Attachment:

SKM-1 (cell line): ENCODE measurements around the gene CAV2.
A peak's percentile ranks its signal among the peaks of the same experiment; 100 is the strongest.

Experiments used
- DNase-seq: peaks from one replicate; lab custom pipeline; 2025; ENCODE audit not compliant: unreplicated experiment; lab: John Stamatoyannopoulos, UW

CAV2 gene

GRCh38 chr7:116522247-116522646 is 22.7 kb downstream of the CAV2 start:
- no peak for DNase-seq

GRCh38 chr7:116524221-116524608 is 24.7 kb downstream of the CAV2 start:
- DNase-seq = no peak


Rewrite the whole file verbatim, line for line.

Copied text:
SKM-1 (cell line): ENCODE measurements around the gene CAV2.
A peak's percentile ranks its signal among the peaks of the same experiment; 100 is the strongest.

Experiments used
- DNase-seq: peaks from one replicate; lab custom pipeline; 2025; ENCODE audit not compliant: unreplicated experiment; lab: John Stamatoyannopoulos, UW

CAV2 gene

GRCh38 chr7:116522247-116522646 is 22.7 kb downstream of the CAV2 start:
- no peak for DNase-seq

GRCh38 chr7:116524221-116524608 is 24.7 kb downstream of the CAV2 start:
- DNase-seq = no peak